Photo Credit: Sharon Bowers
Apple Pie with Cloves
Sharon BowersApple pies frequently have too much sugar, and the sweetness can obscure the apple itself. What’s more, many apple desserts have such a strong flavor of cinnamon that it’s all you taste. You may be pleasantly surprised at how well a simple addition of nothing more than cloves complements and highlights the apple flavor. A homemade crust (especially easy with a food processor) makes a flaky, buttery taste stage to let your apples really shine. You won’t miss the sugar here, and you may come away with a whole new appreciation for apple pie. Use a sweet cooking apple such as Macintosh, or even Golden Delicious.
Get the recipe: Apple Pie with Cloves
Spicy Ginger Loaf
Sharon BowersGingerbreads and ginger cakes don’t need as much sugar as many other cakes because they have so much spice that you don’t miss the sweetness. Or, at least, they’re supposed to. Most ginger cake recipes call for too little spice, resulting in a dull flavor that needs—what else?—more sugar to make it tasty. This cake redresses the balance, with a little brown sugar and molasses for sweetness, and a lot of zingy spice. It actually tastes better a day or two after you bake it, when the flavor of the spices matures. Store it tightly wrapped for up to a week.
Get the recipe: Spicy Ginger Loaf
Sharon BowersAt 1/4 cup sugar for a dozen big scones, this is about as little granulated sugar per serving as you can get in a sweet baked treat. True, there are plenty of raisins to sweeten things up, but at least with dried fruit you get some additional nutritional benefits along with the fructose. You can use any dried fruit you like here as well: dried cherries, chopped dried figs or dates, perhaps dried blueberries. If you’re trying to cut the processed sugar, though, beware of dried cranberries, which often have a great deal of added sugar to counteract their natural tartness.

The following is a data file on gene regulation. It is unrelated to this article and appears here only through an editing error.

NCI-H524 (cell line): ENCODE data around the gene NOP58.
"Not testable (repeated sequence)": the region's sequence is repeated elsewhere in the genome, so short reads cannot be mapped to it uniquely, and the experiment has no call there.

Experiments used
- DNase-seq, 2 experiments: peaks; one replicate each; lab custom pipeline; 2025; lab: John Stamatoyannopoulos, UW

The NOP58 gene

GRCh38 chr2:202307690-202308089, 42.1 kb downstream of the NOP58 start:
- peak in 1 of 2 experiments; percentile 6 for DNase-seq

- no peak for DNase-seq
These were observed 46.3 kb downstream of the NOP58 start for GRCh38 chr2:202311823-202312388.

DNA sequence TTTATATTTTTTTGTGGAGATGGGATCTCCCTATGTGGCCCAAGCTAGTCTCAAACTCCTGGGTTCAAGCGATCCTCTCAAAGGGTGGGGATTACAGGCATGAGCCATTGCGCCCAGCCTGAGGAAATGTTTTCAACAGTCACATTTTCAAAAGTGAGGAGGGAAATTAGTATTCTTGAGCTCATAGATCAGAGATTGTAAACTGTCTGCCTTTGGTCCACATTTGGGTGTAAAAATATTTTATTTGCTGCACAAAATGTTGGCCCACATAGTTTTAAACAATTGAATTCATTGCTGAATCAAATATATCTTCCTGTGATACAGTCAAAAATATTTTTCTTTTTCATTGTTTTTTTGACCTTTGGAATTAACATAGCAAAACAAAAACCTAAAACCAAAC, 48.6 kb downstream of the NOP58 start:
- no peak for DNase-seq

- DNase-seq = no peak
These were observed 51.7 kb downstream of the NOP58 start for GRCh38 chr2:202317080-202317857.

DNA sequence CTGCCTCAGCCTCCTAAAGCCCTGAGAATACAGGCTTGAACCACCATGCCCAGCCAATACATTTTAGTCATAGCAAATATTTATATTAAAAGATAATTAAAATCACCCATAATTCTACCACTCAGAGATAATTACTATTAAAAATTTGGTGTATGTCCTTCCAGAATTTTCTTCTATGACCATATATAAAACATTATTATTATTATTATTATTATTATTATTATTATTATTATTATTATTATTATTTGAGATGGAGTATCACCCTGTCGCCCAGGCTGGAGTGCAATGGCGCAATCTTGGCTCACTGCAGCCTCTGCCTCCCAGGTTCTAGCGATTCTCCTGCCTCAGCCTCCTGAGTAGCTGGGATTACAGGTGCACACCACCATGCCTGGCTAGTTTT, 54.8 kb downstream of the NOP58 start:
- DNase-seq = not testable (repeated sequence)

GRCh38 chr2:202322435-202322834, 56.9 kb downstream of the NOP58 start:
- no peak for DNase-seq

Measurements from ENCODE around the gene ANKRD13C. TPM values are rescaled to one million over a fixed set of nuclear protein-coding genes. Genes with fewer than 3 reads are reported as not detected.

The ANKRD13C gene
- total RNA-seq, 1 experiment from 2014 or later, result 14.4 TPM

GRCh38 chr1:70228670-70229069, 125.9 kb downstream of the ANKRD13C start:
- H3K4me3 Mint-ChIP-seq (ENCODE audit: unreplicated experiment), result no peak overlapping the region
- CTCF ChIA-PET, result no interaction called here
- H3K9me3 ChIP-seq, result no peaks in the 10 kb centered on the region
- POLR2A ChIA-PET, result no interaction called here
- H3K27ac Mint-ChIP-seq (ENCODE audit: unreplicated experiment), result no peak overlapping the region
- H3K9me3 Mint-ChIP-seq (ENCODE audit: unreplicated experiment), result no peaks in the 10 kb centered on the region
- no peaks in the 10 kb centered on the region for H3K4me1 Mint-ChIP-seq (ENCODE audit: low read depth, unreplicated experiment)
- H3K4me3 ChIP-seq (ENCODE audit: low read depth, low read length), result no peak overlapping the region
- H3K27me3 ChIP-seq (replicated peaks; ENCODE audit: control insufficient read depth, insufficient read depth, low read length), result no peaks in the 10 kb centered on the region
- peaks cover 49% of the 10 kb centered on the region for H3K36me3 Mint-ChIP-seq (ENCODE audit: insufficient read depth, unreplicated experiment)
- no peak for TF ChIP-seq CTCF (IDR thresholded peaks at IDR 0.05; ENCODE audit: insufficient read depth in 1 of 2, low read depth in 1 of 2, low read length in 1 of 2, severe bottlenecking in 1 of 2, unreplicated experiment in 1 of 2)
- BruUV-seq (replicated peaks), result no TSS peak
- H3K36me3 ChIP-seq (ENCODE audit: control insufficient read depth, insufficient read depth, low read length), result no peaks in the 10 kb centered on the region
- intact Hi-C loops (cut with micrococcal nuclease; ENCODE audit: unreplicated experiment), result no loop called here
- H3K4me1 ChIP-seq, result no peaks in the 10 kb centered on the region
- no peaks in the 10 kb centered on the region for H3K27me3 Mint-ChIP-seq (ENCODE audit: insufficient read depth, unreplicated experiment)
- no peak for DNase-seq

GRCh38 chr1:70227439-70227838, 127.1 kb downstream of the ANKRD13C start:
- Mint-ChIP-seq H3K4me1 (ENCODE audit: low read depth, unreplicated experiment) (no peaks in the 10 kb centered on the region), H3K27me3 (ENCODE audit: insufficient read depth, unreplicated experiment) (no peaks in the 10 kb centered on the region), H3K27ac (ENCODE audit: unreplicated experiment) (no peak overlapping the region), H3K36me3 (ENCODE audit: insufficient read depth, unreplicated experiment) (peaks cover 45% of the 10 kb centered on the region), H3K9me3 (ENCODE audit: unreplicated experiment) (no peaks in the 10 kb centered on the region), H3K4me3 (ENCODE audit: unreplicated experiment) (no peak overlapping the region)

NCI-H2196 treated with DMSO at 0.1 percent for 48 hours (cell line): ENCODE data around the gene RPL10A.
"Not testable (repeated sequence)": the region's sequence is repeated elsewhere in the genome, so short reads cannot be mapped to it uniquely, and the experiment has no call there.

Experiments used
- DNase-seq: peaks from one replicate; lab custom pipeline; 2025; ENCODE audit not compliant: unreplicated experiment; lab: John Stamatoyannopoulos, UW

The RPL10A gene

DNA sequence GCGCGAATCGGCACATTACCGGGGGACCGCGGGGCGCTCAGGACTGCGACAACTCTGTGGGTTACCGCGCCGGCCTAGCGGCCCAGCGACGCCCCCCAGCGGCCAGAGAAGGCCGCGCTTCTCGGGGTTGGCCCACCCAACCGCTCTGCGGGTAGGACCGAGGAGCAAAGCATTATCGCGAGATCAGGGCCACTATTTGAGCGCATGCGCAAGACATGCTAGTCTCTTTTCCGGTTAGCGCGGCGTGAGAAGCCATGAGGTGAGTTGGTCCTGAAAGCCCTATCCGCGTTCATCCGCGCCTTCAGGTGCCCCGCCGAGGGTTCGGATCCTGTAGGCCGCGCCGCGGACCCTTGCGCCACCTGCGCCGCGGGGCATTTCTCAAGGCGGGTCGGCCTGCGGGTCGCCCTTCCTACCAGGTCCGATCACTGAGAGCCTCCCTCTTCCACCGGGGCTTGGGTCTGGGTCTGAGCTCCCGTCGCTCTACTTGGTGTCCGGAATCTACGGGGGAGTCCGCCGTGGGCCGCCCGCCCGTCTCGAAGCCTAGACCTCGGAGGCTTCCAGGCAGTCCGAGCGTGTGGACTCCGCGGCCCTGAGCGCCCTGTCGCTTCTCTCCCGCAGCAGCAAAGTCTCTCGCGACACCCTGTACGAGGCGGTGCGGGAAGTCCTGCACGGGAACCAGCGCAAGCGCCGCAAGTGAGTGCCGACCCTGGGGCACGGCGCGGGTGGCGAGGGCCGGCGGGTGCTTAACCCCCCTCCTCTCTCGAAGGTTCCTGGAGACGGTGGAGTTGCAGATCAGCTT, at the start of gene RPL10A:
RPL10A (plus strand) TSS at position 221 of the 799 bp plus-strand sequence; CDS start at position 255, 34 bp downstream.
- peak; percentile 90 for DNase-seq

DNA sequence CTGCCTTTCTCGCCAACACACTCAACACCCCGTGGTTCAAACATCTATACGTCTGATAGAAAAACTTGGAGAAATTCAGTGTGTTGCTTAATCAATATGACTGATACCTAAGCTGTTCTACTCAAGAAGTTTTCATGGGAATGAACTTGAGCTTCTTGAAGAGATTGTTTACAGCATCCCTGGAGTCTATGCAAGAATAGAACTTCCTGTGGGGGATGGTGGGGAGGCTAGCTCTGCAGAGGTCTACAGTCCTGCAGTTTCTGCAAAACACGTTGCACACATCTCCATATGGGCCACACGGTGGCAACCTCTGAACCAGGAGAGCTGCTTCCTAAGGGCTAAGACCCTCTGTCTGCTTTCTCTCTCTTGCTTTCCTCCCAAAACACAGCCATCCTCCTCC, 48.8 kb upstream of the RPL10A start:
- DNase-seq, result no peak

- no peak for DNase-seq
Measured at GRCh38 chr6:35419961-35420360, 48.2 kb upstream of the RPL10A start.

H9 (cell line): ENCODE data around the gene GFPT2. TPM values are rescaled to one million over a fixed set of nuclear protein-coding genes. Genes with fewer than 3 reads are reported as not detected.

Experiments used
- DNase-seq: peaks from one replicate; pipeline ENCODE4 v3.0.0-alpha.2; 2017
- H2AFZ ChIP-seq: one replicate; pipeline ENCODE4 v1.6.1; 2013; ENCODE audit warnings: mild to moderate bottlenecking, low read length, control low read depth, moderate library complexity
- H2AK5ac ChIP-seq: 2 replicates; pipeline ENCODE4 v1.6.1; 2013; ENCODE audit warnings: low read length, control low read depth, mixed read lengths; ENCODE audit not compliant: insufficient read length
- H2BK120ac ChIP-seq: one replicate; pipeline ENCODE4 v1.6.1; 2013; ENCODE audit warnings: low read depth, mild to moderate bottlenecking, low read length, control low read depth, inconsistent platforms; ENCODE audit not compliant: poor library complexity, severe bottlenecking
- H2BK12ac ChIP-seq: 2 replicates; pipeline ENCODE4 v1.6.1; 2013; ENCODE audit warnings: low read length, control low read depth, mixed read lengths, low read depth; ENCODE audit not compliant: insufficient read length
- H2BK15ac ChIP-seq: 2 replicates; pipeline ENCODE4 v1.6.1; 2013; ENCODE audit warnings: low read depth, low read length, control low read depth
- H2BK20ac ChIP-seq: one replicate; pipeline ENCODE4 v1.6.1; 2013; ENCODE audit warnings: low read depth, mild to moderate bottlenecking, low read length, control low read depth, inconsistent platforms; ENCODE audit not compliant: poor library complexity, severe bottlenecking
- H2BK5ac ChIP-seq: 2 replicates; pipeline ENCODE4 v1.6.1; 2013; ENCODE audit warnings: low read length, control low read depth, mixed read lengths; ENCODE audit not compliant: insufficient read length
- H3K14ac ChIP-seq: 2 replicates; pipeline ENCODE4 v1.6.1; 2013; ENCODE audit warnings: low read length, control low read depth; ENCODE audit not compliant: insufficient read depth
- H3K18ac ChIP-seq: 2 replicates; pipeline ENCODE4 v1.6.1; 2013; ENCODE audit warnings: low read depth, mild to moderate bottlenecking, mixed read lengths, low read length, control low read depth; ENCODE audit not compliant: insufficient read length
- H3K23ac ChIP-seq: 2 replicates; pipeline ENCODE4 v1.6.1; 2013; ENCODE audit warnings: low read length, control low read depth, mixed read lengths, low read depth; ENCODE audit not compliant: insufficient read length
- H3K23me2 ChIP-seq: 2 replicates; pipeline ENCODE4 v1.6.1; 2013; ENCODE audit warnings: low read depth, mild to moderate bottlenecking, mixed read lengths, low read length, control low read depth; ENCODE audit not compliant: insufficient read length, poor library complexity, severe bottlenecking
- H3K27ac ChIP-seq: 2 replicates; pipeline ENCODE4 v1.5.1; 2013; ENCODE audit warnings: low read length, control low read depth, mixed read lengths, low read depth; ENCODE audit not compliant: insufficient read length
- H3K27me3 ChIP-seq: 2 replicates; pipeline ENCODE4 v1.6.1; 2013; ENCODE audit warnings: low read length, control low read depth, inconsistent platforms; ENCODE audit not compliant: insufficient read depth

Get the recipe: Fruit Scones
Who says birthday cakes have to be flour-based? This dense and creamy cheesecake is a rich and luxurious treat, and it has only 1/2 cup granulated sugar for 12 servings. (There is sugar in graham crackers, yes, but this crust is thin on purpose to use fewer of them.) Okay, yes, it’s cheesecake, so the fat content is high. But the serving sizes aren’t big and the cake is so rich that it’s surprisingly satisfying in small slices. You can easily use low-fat cream cheese and low-fat sour cream, but avoid the nonfat versions of both or the cake won’t taste good. Be sure to plan ahead so you have enough time to chill it well before serving.
Get the recipe: Creamy Cheesecake
Sharon BowersRhubarb in a low-sugar dessert? Absolutely. It’s a mistake to sweeten rhubarb too much because it robs it of character and makes it lose its lovely tart flavor. This simple free-form tart relies on orange zest and ground ginger to perk up the rhubarb’s flavor, and uses a minimal 1/3 cup sugar. Served warm, it’s excellent with a little unsweetened whipped cream on the side. Cold, a slab of it makes an excellent breakfast treat.
Get the recipe: Rhubarb Galette